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News > World

Bees May Be The Secret To Elephant Conservation: Scientists

  • Scientists played on the elephant's fear of bees to develope a safe, affordable repellent for African farmers.

    Scientists played on the elephant's fear of bees to develope a safe, affordable repellent for African farmers. | Photo: Reuters

Published 11 August 2018

Betting on the age-old saying 'elephants never forget,' researchers created a chemical similar to the 'alarm pheromones' released by bees when threatened.

A new scientific study says bee pheromones may provide a safe repellent for frustrated African farmers struggling with seasonal elephant migrations, potentially aiding conservation of the species.

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Rather than installing costly and difficult-to-manage beehives, a traditional African strategy which plays on elephants' phobia of the winged insects, researchers have developed a cheaper and more sophisticated method.

A team of scientists working at the Greater Kruger National Park in South Africa discovered that when disturbed, a hive of bees will release pheromones into the air – a natural elephant-repellent.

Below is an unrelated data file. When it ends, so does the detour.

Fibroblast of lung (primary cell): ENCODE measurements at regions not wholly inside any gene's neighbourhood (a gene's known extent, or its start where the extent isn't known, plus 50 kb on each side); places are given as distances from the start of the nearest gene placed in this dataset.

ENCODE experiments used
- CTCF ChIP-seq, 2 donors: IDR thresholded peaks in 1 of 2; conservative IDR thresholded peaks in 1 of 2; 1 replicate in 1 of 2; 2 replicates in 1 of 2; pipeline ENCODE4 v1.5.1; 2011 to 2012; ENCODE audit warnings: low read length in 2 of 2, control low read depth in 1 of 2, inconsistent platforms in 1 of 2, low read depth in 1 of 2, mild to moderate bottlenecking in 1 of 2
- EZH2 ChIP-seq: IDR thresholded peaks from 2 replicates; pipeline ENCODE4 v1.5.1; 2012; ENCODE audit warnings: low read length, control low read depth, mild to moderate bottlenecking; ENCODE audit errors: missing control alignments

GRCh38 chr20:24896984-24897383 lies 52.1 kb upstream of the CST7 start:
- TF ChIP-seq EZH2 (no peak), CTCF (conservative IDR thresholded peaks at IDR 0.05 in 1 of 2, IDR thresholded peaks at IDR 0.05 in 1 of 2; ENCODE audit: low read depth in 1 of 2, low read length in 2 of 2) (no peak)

"We hypothesize that (elephants) learn to respond to the odor of the pheromones, associating the smell with negative experiences when interacting with beehives," said Mark Wright, a co-author of the study and entomology professor at the Department of Plant and Environmental Protection Sciences at the University of Hawaii at Manoa.

Betting on the age-old saying 'elephants never forget,' researchers teamed up with the biotech company ISCA Technologies to create a similar chemical composition from isoamyl acetate, which they hung in socks along the perimeter of the farm.

As expected, 25 of the 29 elephants recorded approaching the farm were deterred after encountering the pheromone-covered sock and "showed typical signs of increased alertness, signs of uncertainty, and finally calmly moved away," the report said.

In their report, researchers said: "The need for safe elephant management strategies has become more pressing as human populations have grown in Africa and Asia, creating larger areas where elephants conflict with humans by trampling crops or causing other damage."

In an interview with Inverse, Wright said: "Human-wildlife conflict is a serious problem, and developing sustainable and effective ways to deter elephants from breaking fences and raiding farms is a valuable contribution."

The study supported previous research but, despite its success, could be hard to implement on a large scale, he said.

The discovery comes as World Elephant Day is celebrated on August 12 to bring awareness to poaching and other threats to the majestic creatures' environment. 

"We hope to expand this work to develop additional tools for sustainable passive management of elephant movements, to augment the current approaches used," Wright concluded.

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